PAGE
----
This feeling is not logical. It does not take into account the evidence i.e. their achievements, skills, and qualifications. 

    When analysing your success - if you have imposter syndrome you are likely to put it down to luck, timing, or other external factors. 

    The challenge here is that, as I mentioned before,  our response is not rational. It’s not a matter of someone pointing it out and then miraculously it’s fixed. It takes work and effort to overcome it.

    Ask yourself, am I willing to change my self-perception? If the answer is a whole hearted yes then here are some exercises to try. 

    Acknowledge and challenge Imposter Syndrome

    1. Be self-aware. Start noticing when Imposter Syndrome kicks in. 
    2. Ask yourself are my negative thoughts based on evidence, or are they driven by self-doubt? Basically explore if there is any basis of truth in this and if yes to what extent? 
    3. Challenge the imposter thoughts by proving to yourself it’s not true. Take a pen and a  paper and write down exactly why it’s not true. Build a case. Include evidence such as your accomplishments, skills, and qualifications.
    4. Allow yourself to be convinced. 


    Celebrate achievements and positive feedback 

    • Keep a Success Journal: 
    • Buy yourself a nice new shiny notebook and pen. We all love that moment when we start a new notebook don’t we?  
    • Write in it regularly, documenting your achievements, skills, and positive feedback from others. And these don’t have to be big things. Celebrate the small things too.
    • You are retraining your subconscious brain to think positive thoughts instead of negative ones. 
    • Come back and read this again regularly to remind yourself of your accomplishments. Reflect on the challenges you've overcome and the skills you've developed.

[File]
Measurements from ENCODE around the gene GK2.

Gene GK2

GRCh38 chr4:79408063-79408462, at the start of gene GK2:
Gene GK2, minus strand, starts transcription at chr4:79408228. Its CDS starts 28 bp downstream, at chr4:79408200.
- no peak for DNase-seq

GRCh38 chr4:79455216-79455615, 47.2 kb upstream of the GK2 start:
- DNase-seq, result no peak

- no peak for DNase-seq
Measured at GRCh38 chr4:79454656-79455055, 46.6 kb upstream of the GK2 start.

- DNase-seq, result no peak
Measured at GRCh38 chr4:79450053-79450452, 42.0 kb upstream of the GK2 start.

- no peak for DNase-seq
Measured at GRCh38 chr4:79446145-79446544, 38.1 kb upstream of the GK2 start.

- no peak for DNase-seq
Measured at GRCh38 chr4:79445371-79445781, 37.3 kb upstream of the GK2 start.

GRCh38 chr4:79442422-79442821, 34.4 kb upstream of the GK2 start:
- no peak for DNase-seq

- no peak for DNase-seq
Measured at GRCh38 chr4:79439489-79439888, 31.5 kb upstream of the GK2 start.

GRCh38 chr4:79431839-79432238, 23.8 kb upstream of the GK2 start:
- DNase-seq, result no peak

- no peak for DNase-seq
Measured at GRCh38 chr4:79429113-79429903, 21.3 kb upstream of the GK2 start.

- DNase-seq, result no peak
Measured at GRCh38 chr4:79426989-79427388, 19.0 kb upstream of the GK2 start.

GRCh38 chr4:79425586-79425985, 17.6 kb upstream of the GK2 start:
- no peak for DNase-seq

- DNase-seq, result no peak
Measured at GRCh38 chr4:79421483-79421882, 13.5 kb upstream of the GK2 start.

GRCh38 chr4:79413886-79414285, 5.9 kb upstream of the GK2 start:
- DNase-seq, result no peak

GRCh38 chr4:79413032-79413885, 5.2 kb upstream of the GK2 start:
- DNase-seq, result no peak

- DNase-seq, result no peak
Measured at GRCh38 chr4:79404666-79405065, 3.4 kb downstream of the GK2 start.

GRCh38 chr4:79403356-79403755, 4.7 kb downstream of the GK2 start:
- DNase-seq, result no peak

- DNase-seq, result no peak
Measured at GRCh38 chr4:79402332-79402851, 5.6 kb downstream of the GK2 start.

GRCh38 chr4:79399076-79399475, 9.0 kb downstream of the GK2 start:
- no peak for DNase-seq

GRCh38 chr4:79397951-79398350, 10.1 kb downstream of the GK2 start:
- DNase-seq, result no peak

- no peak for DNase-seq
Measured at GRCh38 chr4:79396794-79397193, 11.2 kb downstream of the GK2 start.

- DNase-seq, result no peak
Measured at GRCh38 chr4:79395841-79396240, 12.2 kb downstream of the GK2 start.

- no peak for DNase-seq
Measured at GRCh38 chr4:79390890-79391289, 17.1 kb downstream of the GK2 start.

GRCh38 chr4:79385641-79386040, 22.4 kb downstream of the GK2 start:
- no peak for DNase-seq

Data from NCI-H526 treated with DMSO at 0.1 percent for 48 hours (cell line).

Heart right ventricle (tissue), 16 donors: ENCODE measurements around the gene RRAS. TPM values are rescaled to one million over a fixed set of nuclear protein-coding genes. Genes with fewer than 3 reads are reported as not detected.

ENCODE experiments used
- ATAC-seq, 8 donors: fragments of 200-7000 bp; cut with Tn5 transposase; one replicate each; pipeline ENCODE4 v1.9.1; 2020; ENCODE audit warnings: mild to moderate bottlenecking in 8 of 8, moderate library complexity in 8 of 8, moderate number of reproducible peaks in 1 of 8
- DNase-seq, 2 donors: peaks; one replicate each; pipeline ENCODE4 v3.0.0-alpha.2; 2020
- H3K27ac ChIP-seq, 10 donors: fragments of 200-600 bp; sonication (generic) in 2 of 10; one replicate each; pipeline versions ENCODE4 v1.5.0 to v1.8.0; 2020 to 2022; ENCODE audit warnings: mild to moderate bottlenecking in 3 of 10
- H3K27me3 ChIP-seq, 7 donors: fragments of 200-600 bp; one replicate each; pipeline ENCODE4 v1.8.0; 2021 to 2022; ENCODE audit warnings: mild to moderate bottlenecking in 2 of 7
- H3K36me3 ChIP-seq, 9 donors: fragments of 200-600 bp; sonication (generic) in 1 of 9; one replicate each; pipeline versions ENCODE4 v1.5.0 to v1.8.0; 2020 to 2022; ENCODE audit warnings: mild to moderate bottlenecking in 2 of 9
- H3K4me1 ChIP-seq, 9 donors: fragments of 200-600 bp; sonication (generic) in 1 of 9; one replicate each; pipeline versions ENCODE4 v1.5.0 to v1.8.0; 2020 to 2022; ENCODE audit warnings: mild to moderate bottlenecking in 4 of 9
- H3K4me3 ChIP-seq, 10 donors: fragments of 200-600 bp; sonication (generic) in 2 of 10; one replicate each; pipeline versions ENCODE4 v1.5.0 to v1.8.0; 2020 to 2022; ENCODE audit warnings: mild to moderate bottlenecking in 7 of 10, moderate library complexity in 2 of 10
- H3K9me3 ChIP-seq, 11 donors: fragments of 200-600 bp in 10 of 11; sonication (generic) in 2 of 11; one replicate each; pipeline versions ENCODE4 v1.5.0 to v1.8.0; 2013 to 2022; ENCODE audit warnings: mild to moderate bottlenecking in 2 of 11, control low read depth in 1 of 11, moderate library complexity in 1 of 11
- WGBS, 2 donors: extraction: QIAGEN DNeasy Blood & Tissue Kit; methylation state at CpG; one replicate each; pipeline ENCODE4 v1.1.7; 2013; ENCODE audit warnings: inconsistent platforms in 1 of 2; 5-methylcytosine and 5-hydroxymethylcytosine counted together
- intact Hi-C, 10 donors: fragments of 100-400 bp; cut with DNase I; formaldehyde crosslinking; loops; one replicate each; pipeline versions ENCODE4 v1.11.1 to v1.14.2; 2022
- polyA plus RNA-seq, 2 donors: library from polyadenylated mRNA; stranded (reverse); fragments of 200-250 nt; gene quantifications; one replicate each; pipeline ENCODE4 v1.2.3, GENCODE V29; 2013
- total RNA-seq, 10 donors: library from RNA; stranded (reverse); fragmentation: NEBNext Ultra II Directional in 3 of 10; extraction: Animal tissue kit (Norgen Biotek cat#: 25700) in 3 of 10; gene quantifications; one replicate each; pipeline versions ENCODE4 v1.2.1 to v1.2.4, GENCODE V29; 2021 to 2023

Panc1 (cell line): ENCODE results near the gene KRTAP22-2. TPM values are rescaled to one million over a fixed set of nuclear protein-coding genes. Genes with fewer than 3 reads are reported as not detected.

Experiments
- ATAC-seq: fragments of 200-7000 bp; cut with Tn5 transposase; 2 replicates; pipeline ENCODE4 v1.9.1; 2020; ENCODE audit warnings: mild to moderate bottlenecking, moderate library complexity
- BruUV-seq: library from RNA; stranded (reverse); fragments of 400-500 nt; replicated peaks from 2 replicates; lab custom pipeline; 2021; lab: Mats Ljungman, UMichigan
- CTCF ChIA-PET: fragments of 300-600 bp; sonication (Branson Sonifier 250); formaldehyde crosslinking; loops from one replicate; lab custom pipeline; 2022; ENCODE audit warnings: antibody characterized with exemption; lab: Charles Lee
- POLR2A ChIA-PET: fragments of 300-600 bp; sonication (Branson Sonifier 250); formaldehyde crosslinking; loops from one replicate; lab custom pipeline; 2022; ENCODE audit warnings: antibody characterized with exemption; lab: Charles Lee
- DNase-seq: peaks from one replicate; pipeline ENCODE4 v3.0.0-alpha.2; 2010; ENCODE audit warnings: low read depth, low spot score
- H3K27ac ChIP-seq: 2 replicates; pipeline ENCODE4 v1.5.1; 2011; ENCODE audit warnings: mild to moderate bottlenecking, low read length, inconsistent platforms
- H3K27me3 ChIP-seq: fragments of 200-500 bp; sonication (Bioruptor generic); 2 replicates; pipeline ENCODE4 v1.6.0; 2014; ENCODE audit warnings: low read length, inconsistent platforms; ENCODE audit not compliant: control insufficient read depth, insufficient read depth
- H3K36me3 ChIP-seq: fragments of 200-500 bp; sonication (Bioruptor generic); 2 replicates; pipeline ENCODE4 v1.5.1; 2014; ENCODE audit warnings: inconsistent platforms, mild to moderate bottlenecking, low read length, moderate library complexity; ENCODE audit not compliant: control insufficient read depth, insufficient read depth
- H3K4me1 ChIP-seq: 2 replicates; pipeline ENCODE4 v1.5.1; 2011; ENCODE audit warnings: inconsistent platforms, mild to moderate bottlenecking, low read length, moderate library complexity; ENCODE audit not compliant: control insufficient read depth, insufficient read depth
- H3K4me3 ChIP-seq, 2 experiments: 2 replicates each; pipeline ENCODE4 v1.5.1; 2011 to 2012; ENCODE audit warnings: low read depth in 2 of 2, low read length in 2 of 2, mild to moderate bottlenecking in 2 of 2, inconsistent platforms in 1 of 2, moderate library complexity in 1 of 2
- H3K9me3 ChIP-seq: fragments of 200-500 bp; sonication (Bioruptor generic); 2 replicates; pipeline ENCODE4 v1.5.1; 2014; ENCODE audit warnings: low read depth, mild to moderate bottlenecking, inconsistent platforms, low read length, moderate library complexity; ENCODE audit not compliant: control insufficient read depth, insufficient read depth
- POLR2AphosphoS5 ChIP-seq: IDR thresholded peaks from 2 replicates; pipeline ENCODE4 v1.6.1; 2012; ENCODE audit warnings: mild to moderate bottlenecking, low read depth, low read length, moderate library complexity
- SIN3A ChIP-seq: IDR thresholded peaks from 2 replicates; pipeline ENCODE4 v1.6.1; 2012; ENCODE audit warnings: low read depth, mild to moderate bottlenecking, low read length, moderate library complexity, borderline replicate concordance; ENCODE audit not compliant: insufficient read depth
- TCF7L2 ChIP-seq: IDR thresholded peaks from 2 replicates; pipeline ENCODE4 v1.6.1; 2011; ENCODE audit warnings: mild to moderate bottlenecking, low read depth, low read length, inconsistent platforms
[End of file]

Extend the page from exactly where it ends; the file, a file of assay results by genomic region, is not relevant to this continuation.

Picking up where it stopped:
Learn to accept compliments 

    • Do not allow yourself to brush off compliments. Just stop! You can simply say thank you and then keep quiet.  
    • Learn to accept compliments gracefully. After a while of doing this you will be able to take it a step further and notice how this positive feedback makes you feel better. 
    • Before you know it you will be feeling proud of your accomplishments.


    Practical ways to build confidence

    Feeling confident requires you to think differently.  It’s likely you have been suffering from some kind of stress or trauma and this has chipped away your confidence over time. 

    Here are some ways you can break your usual patterns of unconfident thinking. 

    • Learn something new - it’s fun and it’s a great way to boost your confidence. Meeting new people and being in a situation where you have no past helps you make leaps forward. 
    • Think of something you want to do. Set a goal (what / when) then break it down into a series of steps. Plan to do one or two steps every week. Stick to the plan and notice how you are changing. You are doing things and making progress. 
    • Think of someone you know who you believe has the confidence you want.  Analyse what you know about them. How they walk, talk, and act. Everything about them.   Now imagine you are borrowing their confidence. You can put it on almost like a new sweater.  You can become them and enjoy this new feeling of confidence.  
    • Remember you only need to push yourself to do things for a few moments. You don't have to feel confident 24 hours a day. We are talking about a few 5-minute bursts here and there. You can do that. 

    Where to get help

    These strategies may be enough on their own. If they are not you can always find a coach by going to the IAPC&Ms directory. The IAPC&M is the International Authority of Professional Coaching and Mentoring and there you will find a list of all their independently accredited Coaches and Mentors. I’m accredited with them too. 

    You can always reach out to chat with me if coaching could help you. 🙂

    Mob: +44 7539 825238

    Email: sue@confidencefirstcoaching.com 

    Book a no-strings coaching consultation in my calendar